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    Between 2007 and 2009, I lived in Los Angeles after living in Paris for many years. My Paris blog (before and after my Los Angeles sojourn) is Rue Rude.

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    « Writer Dennis Cooper: "Paris is not hot anymore." | Main | Homework: Play a video game »

    02 May 2007

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    My husband Rob is of German descent. His Oma escaped from Communist East Germany after the Second World War. Do you know of any books about the Trummerfrauen written in English?

    Hi Linda,
    I'm afraid I've never seen one. Because of (understandable) anti-German resentment postwar, most non-Germans aren't really aware how much the Germans, especially the Prussians, themselves suffered during and after the war.

    This was a really lovely piece. I moved to Berlin from Ireland a year ago and every week I go to visit a 93 year-old lady in a nursing home. It has been a humbling and utterly experience to listen to her stories.

    Thanks a lot Mr Cooper for this piece of your life. I have been interested in women's rol in German post-war reconstruction (Die Truemmenrfrauen) and you told us an idea about that.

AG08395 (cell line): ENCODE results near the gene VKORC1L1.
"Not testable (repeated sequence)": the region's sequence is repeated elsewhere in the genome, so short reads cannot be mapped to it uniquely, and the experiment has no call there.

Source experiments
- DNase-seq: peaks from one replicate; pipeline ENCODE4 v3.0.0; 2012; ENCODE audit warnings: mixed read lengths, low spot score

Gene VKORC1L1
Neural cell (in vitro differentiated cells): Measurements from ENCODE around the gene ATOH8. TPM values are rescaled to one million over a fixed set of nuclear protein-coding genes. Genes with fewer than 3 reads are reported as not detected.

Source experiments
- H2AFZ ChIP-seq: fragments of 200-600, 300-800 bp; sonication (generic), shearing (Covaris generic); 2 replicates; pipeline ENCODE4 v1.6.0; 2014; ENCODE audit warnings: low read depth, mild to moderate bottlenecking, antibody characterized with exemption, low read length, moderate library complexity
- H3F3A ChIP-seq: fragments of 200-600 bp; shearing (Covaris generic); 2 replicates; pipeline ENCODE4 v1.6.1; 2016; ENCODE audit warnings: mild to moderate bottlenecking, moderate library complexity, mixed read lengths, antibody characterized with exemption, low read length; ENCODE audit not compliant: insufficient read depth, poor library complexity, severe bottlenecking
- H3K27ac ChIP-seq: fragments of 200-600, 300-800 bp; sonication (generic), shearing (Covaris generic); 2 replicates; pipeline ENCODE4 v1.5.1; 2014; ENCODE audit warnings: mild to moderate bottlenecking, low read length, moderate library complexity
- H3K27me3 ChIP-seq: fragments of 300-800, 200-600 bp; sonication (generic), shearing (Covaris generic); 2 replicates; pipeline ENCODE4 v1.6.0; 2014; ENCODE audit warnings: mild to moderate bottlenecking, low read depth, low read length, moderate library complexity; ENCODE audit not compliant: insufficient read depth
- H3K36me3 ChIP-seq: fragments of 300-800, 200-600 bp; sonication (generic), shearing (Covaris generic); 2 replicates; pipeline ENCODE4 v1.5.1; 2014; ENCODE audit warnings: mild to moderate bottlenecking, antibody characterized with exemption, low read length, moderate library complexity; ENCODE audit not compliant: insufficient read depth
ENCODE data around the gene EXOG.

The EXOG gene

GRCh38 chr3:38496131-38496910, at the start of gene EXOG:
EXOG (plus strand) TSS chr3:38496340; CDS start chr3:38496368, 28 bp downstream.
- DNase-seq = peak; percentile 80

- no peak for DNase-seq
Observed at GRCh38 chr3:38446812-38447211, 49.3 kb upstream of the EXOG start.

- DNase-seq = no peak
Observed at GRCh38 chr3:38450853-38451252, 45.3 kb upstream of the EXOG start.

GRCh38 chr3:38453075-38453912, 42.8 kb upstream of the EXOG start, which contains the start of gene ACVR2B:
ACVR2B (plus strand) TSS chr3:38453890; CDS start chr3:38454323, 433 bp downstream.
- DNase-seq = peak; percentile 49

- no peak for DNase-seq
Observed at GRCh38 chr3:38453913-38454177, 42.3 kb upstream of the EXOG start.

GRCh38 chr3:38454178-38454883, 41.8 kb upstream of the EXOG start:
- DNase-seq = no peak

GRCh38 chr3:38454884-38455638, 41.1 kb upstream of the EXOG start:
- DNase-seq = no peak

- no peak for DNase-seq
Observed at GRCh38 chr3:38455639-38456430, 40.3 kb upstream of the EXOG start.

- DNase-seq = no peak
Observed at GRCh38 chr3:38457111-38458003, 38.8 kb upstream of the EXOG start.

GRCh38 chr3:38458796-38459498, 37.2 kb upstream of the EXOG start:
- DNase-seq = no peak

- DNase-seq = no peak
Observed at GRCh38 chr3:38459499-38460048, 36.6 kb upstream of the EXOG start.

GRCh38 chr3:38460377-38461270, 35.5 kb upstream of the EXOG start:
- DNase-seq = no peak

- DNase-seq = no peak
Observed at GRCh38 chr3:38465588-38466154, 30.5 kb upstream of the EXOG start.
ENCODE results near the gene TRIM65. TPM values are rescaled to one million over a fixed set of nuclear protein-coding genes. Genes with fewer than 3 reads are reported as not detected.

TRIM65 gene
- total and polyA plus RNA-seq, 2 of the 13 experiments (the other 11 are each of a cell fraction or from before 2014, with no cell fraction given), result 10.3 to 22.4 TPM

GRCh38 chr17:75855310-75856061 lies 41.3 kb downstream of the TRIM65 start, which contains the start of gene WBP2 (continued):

I hope I had find Frau Helen.
    Best

    Diego Sarasti

    I'm not Mr Cooper, and I never found Helene Lohe (who said she would retire to Bad Aussee in Bavaria), but thank you.

    I was born in 1942 in Bavaria. As a teenager, my mother would tell me how she was a "Truemmer-Frau", along with my Aunt.

    I am 71 today, and want to write my Mother's story. With 8 Grandchildren I want to pass on the story of "Kinder of WWII" and the small way I can honor my mother's memory.

    I think that's a wonderful idea. Most Americans have no idea how much ordinary Germans, too, suffered in the war and long afterwards.

    Have you read The Book Thief? It's about a little girl in Munich during the war.

    Telling us the story was very important, but I must say Helene Lohe must have been a very superficial person.

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    Today's quotation

    • "I am certain, though you would never admit it, assessor," said the bishop's wife, "that there can exist two kinds of genuine truth, one for the south, the other for the north."

        --From Iceland's Bell, by Halldor Laxness (1902-1988)

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